CEO Modi’s Strategy: Cooperative Federalism

by Muralidhar Selvamani

The Bhartiya Janata Party’s impressive performance in India’s parliamentary election culminated in Narendra Modi taking over as the Prime Minister of the world’s third largest economy measured in terms of purchasing power parity. This is the first time in three decades that a single party has won enough seats to not have to rely on smaller regional parties for survival. The regional parties play a crucial role in India’s fragmented political landscape by representing people from the country’s diverse provinces. However, their regional focus has sometimes militated against larger national goals paralyzing several domesticand foreign policy decisions.

India’s federal structure operates on a complicated power-sharing model. Technically, the federal government (known as the “Centre”) enjoys broad decision making powers. But, provincial governments’ cooperation is crucial to operationalize key policy decisions. The Centre may announce new airports, allow foreign companies to invest in mines and power plants but the land required to build these has to be acquired by the states. In India, land has not only commercial but also emotional value, making decisions over its use an easy way to stir up opposition. Protests—spontaneous or engineered—are politically expensive for regional parties who use their local popularity as their calling card. It is easy for them to choose the path of least resistance and place myopic political considerations above long-term developmental goals. It takes strong political skills and smart policymaking to eliminate slips between intention and execution.

It is in this context that Mr. Modi’s talk of “cooperative federalism” holds promise. States, especially those ruled by parties in opposition, often accuse the Centre of step-motherly treatment. Perhaps wary of this, Mr. Modi used his maiden parliamentary address to praise state governments. In a country where symbolism heavily influences perceptions, such acts can yield rich dividends. Having been a state leader himself—he was Chief Minister of Gujarat for over a decade—Mr. Modi knows the game too well. He stormed to power on the promise of replicating his “Gujarat Model” of development nationally and knows the costs of non-delivery are high. He has acknowledged that the “Gujarat Model” isn’t a homogenous “one-size-fits-all” model, but rather, a bespoke approach to development that requires him to work closely with leaders from different states. Admirably, he avoided speaking from an assumed position of superiority. Welcoming alternate developmental models, he suggested that states compete with each other to come up with models that best suit their needs. It seems he is looking to play in government the role a venture capitalist would play in business—that of an enabler who sets up people for success. He was known for his CEO-style approach to governance in Gujarat and has indicated his inclination to continue doing so in New Delhi. In another classic management soft touch, he questioned why the annual Chief Ministers’ conference should have the Prime Minister seated on the stage and the Chief Ministers below when it can be a round table discussion of equals. When the power distance between states and the federal government reduces, policy actions can be better coordinated and the states become equally invested in decisions and outcomes.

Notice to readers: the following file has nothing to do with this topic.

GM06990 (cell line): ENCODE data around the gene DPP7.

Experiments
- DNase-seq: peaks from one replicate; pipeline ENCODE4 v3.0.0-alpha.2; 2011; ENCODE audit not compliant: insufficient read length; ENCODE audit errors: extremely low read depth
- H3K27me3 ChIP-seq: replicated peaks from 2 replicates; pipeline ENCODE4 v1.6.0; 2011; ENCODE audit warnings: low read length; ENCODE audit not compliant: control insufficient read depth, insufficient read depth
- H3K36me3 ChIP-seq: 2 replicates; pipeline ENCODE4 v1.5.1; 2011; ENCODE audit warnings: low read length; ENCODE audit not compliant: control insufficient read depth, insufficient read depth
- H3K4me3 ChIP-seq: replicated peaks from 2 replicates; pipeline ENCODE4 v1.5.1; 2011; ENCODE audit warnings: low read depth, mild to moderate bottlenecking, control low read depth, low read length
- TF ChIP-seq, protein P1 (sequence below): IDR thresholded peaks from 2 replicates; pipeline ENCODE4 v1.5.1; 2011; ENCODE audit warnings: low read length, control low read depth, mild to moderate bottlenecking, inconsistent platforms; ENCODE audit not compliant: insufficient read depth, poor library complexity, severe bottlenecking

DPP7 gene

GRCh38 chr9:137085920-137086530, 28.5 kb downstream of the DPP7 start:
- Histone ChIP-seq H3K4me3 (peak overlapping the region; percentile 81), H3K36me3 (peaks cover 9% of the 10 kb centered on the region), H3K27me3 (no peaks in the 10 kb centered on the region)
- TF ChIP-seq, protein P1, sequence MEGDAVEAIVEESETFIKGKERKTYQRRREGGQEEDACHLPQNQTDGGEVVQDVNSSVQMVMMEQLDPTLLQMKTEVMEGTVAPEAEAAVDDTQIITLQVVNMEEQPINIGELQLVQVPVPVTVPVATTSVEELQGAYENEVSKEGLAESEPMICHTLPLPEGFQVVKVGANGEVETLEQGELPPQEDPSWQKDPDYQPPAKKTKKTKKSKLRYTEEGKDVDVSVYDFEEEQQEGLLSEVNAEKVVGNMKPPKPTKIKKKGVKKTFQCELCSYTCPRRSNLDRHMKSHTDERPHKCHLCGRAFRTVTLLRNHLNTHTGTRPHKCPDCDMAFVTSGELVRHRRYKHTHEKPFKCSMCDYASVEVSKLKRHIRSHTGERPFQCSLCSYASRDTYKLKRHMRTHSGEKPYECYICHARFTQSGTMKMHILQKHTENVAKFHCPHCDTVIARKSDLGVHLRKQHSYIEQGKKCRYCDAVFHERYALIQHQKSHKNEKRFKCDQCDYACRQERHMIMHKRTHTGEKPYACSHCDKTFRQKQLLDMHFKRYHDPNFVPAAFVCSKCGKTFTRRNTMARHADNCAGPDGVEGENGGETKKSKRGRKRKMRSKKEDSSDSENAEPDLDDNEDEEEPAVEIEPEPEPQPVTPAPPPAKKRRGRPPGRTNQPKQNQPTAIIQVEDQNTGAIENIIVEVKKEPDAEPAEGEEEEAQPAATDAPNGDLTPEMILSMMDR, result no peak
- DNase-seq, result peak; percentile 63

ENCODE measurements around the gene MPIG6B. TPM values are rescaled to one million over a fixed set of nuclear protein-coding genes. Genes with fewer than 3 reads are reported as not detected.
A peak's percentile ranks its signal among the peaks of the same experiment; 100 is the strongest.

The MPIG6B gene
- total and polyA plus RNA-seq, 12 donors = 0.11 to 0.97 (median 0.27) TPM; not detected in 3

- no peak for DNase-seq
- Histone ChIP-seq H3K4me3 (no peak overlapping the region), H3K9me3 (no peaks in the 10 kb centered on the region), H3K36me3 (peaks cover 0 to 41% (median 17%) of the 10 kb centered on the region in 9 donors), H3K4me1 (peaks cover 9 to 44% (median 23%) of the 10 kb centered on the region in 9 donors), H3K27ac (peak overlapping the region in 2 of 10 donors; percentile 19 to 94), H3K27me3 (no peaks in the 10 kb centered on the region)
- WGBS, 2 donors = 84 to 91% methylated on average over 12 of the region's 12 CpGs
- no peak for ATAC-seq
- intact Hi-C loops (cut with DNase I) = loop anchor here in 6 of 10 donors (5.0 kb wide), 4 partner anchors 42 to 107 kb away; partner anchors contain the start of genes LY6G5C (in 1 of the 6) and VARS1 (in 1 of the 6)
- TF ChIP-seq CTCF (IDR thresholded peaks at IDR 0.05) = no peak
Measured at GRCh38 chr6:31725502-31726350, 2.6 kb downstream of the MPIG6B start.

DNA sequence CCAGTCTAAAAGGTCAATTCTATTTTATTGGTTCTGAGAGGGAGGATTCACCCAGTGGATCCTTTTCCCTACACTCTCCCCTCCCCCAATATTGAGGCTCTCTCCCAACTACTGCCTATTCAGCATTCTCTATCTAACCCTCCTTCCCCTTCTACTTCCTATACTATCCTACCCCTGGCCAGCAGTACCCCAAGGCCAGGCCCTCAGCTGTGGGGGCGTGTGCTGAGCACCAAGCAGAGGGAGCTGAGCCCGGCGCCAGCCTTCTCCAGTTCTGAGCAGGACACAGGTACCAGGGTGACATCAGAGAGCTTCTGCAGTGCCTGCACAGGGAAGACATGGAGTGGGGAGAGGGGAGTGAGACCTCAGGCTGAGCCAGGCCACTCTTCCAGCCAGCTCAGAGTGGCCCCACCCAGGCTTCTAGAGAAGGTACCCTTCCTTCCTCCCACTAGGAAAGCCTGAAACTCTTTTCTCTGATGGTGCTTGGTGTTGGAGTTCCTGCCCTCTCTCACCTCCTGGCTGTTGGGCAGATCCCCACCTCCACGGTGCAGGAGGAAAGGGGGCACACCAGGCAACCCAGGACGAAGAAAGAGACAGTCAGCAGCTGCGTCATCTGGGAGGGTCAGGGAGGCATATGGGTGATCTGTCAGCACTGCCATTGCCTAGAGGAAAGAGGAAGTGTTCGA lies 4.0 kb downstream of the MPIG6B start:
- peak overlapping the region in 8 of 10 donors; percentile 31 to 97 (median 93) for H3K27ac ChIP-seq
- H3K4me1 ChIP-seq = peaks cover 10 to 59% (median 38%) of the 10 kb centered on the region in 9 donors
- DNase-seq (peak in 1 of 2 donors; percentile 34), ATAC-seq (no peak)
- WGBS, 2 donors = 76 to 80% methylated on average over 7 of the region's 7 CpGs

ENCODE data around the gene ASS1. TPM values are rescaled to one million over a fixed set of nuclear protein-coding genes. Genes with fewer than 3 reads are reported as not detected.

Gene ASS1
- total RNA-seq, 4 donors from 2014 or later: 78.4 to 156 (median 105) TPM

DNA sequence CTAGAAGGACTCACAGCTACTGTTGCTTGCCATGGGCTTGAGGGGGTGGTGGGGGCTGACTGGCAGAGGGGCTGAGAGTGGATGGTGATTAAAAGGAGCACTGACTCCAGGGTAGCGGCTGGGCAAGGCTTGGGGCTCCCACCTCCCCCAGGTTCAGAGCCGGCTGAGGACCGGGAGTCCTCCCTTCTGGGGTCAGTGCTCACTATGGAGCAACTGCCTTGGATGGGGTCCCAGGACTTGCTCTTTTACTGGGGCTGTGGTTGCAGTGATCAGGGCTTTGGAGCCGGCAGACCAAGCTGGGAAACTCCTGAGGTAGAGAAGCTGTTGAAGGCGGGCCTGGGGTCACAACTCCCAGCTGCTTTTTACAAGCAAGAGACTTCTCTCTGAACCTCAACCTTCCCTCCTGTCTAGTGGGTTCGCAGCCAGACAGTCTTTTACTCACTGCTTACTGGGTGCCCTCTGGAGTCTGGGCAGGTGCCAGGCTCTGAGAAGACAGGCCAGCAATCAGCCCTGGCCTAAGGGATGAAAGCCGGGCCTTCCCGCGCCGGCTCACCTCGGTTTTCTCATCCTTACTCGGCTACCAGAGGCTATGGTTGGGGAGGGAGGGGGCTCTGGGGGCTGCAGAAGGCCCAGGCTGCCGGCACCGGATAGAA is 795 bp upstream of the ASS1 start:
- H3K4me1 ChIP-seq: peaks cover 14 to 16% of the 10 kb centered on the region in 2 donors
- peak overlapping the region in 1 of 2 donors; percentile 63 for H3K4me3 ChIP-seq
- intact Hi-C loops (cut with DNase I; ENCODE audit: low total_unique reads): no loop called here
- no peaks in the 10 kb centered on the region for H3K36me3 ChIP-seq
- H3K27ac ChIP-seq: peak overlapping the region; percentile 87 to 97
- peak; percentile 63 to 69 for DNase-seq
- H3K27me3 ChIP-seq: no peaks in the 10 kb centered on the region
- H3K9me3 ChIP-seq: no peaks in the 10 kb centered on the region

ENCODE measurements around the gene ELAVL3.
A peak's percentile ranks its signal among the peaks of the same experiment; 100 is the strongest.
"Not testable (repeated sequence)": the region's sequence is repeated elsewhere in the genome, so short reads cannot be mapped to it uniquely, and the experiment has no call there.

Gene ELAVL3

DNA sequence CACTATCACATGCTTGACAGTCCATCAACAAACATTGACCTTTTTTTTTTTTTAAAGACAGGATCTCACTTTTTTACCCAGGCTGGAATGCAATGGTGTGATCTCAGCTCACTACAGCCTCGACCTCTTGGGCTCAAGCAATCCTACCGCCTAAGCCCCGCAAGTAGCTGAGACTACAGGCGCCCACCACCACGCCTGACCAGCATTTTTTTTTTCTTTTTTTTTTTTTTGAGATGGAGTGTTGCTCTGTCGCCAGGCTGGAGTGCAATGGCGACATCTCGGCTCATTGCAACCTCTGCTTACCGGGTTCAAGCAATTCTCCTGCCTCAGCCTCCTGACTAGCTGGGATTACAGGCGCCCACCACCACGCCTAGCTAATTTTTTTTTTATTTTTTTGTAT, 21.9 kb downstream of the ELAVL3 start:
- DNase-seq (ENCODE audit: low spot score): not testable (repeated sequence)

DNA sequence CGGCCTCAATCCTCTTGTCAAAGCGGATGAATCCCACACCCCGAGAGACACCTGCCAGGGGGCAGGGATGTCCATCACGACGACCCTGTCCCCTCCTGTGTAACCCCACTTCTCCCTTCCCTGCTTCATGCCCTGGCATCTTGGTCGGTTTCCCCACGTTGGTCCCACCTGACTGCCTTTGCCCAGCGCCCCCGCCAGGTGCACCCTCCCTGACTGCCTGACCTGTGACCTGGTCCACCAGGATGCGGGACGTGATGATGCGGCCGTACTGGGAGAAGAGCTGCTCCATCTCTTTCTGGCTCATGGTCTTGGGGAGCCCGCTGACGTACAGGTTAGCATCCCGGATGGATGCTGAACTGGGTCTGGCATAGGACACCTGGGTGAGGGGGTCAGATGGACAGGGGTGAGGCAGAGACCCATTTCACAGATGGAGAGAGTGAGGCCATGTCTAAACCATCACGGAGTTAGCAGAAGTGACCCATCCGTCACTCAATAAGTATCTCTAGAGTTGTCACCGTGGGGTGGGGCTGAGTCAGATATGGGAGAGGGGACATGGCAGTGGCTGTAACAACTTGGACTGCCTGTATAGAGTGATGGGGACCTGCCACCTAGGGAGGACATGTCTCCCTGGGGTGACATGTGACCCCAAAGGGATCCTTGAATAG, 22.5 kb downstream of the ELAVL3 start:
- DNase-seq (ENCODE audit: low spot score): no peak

The states have much to gain by responding positively to Mr. Modi’s overtures. With investor sentiment buoyant and the global economy on the rebound, there will be plenty of opportunities to add local jobs, build enduring infrastructure, and create productive assets. These will improve the stocks of the Chief Ministers in their home states and force laggards on the path to reforms. One state’s loss will be another’s gain, and any lost opportunity will be hard to defend for the states in the face of Mr. Modi’s open commitment to collaborate with state leaders cutting across party lines. Early indications suggest that Mr. Modi’s strategy may be working already—twenty-one Chief Ministers have met Mr. Modi in just over a month since his inauguration. Whether Mr. Modi can transform himself from a strongman to a statesman will depend on his ability to convert promise to performance. It will be a remarkable achievement if Mr. Modi’s cooperative federalism reshapes Centre-State relations.

About the Author

Muralidhar Selvamani is a MALD student at The Fletcher School. He writes at the intersection of politics, business, and government.

Human Rights Promotion Backfiring as “World War LGBT” Shakes Eurasia

It Will Take a Village, Creativity, and Collaboration